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Dog insure or not?

(40 Posts)
Panicmode1 Mon 03-Nov-14 16:40:17

We are going to be getting our new puppy around Christmas (not my choice for it to arrive then, but just when the season happened!) so I'm looking at insurance - but several friends with dogs have said that they don't bother because most policies aren't worth the paper they are written now I'm confused about whether or not we should get some?

If you do insure your pet, can you recommend a good policy? The pup is a pedigree Golden Retriever and will be coming with four weeks free insurance from the breeder anyway.....

Lilcamper Mon 03-Nov-14 16:44:20

Unless you have ££££s going spare in case surgery is needed after an accident it is essential. There is no NHS for dogs and vet bills are expensive. We just had a £350 bill for out of hours treatment of a gastric infection.

Panicmode1 Mon 03-Nov-14 16:46:32

It goes against my gut feeling not to insure, but several friends (with several dogs between them, have independently told me not to sure it must make sense to have it! Would you recommend your insurer?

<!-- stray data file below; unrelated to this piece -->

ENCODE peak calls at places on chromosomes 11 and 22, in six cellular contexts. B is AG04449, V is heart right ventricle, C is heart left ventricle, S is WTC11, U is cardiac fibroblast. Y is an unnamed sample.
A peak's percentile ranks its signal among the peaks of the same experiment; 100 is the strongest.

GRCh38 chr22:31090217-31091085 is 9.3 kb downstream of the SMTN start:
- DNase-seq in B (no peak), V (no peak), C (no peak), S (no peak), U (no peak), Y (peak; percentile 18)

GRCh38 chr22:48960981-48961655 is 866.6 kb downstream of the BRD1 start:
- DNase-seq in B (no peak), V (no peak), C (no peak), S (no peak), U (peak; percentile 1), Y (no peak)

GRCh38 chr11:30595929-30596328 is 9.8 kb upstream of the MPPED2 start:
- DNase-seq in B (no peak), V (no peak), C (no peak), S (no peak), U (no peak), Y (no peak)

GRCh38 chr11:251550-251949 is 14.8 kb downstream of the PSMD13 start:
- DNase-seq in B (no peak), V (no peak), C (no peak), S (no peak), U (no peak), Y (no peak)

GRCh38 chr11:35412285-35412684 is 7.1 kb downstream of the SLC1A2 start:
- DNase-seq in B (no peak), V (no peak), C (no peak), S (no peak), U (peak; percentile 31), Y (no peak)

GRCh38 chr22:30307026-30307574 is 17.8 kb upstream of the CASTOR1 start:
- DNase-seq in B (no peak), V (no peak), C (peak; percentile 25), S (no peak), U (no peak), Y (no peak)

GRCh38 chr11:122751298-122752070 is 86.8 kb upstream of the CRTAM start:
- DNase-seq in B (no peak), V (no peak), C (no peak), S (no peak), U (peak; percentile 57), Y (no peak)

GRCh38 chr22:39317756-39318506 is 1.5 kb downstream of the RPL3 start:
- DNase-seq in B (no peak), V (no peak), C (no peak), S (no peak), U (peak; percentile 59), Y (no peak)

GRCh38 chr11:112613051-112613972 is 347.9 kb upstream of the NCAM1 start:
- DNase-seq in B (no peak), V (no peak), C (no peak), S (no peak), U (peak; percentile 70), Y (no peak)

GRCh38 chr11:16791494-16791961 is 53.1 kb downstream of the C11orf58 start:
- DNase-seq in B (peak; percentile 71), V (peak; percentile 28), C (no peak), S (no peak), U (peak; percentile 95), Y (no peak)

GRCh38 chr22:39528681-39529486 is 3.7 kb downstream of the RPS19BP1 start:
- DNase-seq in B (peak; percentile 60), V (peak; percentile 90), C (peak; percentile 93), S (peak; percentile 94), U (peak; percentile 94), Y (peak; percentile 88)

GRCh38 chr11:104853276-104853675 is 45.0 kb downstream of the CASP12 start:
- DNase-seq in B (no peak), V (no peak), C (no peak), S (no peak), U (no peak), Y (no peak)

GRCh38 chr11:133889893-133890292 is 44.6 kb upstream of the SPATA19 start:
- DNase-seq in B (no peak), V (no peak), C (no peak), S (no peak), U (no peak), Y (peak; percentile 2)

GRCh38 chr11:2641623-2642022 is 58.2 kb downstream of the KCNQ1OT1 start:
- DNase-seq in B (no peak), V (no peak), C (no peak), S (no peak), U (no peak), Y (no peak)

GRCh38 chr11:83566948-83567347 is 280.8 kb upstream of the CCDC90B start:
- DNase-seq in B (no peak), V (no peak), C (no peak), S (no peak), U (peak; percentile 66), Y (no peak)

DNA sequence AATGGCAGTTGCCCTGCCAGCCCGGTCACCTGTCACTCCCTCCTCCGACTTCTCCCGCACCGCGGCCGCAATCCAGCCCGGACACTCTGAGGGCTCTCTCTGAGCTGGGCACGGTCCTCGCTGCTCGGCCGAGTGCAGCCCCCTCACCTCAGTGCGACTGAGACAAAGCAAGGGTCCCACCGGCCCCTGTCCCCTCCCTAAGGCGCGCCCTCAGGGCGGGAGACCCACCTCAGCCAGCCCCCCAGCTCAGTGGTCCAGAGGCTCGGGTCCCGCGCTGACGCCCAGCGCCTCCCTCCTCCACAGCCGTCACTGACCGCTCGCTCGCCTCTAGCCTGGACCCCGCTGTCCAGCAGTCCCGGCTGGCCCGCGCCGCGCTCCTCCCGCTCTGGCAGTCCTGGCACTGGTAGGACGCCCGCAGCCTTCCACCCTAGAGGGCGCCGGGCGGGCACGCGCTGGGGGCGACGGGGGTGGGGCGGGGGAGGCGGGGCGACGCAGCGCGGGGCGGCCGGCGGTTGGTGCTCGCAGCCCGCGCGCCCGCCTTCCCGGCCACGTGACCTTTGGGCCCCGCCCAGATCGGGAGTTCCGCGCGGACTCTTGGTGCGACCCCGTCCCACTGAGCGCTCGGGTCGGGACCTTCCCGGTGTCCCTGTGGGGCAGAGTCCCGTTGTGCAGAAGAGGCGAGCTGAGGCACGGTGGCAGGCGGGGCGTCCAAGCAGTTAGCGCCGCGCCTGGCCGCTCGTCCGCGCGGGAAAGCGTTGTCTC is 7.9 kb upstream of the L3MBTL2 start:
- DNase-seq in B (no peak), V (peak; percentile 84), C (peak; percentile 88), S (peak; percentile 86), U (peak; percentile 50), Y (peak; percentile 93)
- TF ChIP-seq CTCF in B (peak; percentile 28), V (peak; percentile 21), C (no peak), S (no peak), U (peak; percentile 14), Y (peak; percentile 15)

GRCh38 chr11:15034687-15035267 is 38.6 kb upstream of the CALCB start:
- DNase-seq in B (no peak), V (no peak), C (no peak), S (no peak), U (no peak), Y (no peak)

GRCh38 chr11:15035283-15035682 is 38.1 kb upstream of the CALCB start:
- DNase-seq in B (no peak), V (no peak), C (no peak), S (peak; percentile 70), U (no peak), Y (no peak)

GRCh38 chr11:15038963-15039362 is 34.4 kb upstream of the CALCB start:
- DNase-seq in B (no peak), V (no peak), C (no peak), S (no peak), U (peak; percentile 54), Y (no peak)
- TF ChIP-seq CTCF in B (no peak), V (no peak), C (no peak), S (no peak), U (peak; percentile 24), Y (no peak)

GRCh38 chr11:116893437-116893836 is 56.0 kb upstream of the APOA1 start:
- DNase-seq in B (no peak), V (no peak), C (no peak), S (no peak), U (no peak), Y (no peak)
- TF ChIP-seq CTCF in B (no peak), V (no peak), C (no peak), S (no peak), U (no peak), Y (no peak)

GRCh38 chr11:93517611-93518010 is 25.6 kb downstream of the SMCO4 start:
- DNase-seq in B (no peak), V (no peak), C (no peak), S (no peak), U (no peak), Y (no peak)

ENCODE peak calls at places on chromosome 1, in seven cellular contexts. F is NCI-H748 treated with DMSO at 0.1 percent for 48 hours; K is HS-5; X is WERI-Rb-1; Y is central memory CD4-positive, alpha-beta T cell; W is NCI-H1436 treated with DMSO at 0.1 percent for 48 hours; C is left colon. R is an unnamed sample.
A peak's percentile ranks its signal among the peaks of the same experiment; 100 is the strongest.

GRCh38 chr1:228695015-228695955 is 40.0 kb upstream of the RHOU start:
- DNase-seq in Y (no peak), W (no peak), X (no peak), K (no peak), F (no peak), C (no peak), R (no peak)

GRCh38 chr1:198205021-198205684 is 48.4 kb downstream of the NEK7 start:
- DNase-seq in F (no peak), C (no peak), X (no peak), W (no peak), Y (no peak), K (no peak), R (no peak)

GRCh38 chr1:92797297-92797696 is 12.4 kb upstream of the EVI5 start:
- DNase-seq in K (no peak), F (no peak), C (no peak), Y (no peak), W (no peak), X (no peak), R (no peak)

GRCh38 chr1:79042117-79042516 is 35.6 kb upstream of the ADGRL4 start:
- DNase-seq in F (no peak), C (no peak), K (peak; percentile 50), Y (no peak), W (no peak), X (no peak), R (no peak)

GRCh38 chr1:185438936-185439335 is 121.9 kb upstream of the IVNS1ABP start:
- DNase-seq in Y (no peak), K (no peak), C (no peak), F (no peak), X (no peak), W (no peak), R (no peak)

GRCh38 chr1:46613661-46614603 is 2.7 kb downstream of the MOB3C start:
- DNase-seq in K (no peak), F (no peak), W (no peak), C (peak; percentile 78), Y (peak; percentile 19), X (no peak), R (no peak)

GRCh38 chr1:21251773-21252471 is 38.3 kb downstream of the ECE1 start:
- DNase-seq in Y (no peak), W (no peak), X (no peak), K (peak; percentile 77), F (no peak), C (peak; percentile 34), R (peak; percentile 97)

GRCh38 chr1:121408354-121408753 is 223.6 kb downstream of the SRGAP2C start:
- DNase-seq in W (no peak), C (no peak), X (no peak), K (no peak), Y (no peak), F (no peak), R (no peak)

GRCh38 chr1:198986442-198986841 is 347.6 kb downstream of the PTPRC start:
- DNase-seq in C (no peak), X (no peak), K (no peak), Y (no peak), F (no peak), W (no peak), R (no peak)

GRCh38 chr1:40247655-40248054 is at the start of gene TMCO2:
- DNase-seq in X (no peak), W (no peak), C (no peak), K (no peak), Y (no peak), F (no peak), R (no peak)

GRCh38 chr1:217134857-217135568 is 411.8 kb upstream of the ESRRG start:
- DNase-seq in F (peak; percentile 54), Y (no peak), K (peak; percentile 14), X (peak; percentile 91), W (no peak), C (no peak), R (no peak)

Bowlersarm Mon 03-Nov-14 16:48:02

Vets bills are hidiously expensive if operations are needed.

Also don't you need insurance for public liability? If your dog runs into a road and causes an accident with injuries and damage, you would be sued, for example.

DressingGownFrown Mon 03-Nov-14 16:48:32

If you can afford it, get the absolute best on petplan.
I can't afford it myself so am on the best policy for morethan. It really is worth it in my opinion and if my dog had a bill for ten of thousands (bills can run into this) I wouldn't have a hope of paying.

Floralnomad Mon 03-Nov-14 16:48:34

Even if you do have the spare thousands I would recommend that you get 3rd party liability ,just in case the dog causes an accident etc.

Panicmode1 Mon 03-Nov-14 16:48:46

I have that with my home insurance though so don't need it twice......

tabulahrasa Mon 03-Nov-14 16:51:06

Petplan always seem to come highly recommended, I use purely pets...the cover isn't quite as good on a couple of things (limited cruciate repair for instance) and after claiming about £12 500 in 2 years the premiums have gone up a fair bit...but they have paid out that much quickly and with no quibbling and for some of it without the pre-approval the T&C say they want, also the premiums are still less than his longterm drugs will be thus year.